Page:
2        Officer Mark Anderson testified that at approximately 1:50 a.m. on June 27, 2008, he and his partner, Officer Dillhoff, were on bike patrol when he observed what appeared to be a van “parked in—just east of 20th Avenue in the 1900-block of 61st Street.  It was parked on the south side of the road.  That is a one-way street and it’s clearly posted with a ‘no parking’ sign on that side of the road.”  Anderson said initially he was probably “several hundred feet away” and could not determine whether or not the van was running.  However, as they “got a little bit closer,” Anderson said he could tell the van was running because he could hear it running, he noticed the brake lights on and could see the reverse lights come on as they got closer.  He said that he and his partner approached the vehicle and, immediately after making contact with the driver, he instructed her to “put the vehicle in ‘park.’”  Anderson identified the driver as Tower by her driver’s license.  While speaking to Tower, Anderson said he detected an odor of intoxicants coming from Tower, her speech was slightly slurred, and her eyes had a glassy appearance to them.  Anderson further testified that he asked Tower why she was parked on the wrong side of the road, and “she advised me that she was dropping off a friend.”  Anderson said that while he was talking to Tower, Dillhoff spotted an open alcohol container in the center console of the vehicle.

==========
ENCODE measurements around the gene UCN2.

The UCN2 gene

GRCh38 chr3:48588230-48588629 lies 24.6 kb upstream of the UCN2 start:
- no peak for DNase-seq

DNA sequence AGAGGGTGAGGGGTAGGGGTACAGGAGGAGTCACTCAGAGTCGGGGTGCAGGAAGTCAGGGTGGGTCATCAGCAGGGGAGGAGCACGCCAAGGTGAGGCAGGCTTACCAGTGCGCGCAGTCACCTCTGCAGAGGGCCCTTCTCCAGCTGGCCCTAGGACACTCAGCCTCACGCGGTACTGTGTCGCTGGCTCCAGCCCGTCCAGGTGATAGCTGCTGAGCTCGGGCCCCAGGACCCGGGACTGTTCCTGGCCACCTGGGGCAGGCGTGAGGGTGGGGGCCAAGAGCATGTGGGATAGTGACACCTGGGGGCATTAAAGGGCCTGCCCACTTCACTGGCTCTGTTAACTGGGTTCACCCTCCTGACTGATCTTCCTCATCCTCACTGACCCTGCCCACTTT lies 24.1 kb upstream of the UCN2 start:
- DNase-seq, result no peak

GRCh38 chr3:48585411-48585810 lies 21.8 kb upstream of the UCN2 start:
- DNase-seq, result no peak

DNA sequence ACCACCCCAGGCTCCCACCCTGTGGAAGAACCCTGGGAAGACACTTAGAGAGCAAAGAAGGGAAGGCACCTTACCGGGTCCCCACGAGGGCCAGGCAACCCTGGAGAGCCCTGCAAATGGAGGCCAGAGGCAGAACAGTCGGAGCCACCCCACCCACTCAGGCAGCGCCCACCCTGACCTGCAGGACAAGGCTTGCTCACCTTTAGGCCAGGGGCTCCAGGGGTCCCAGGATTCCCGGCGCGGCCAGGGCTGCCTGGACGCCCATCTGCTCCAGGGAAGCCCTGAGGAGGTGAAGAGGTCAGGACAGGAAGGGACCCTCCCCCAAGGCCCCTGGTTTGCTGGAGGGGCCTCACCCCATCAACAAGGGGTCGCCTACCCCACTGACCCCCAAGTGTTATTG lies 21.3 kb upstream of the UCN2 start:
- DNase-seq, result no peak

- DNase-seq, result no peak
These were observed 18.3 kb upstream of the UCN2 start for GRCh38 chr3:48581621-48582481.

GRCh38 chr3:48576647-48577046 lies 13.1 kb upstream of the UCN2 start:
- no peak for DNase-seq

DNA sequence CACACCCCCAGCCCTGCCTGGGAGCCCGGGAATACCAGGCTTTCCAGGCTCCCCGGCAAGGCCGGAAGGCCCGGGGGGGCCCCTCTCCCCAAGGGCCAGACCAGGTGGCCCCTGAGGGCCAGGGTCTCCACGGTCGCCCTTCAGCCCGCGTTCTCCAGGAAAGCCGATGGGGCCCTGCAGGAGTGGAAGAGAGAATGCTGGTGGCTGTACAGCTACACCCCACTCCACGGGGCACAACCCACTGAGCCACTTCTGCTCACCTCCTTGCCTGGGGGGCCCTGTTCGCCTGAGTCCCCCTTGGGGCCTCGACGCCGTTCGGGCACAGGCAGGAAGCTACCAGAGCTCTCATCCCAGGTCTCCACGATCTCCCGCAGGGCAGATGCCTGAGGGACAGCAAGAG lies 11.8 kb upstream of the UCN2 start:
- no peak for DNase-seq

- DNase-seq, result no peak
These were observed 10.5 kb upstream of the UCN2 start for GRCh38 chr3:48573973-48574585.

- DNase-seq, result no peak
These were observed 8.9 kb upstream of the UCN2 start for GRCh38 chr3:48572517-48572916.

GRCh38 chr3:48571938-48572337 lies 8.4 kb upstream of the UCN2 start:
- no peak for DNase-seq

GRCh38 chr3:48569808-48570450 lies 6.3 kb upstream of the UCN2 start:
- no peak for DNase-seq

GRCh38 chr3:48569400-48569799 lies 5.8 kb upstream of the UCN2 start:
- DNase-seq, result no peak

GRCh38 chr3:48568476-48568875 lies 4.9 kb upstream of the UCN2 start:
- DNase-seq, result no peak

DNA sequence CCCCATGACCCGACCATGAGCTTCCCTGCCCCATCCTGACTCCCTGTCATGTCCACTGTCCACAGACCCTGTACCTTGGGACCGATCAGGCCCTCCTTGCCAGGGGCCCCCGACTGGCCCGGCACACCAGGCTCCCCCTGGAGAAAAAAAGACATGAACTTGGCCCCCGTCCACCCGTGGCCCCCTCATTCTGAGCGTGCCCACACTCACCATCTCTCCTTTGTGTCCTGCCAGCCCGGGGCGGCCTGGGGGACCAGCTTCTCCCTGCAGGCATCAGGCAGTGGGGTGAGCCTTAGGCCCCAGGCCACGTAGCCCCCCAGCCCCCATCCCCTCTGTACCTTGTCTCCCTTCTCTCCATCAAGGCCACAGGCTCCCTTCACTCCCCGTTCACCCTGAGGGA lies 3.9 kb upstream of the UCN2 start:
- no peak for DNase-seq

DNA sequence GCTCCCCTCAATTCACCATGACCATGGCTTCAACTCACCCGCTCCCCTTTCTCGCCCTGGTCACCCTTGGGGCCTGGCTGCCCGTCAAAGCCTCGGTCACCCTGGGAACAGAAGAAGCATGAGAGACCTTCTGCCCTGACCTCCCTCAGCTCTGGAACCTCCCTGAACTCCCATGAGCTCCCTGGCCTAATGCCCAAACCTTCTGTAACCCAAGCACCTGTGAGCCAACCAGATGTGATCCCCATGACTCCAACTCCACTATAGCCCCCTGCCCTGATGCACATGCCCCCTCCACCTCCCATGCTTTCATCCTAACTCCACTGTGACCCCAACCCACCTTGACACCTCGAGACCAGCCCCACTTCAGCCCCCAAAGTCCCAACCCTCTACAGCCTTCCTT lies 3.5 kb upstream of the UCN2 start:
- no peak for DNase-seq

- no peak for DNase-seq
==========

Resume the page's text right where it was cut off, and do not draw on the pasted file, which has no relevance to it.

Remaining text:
3        Based on his contact with Tower and his observations, Anderson requested that Tower step out of the vehicle and perform a series of field sobriety tests, which Tower did not perform to Anderson’s satisfaction.  Afterward, the officers arrested Tower and brought her to the Kenosha police department, where she refused to provide a breath sample.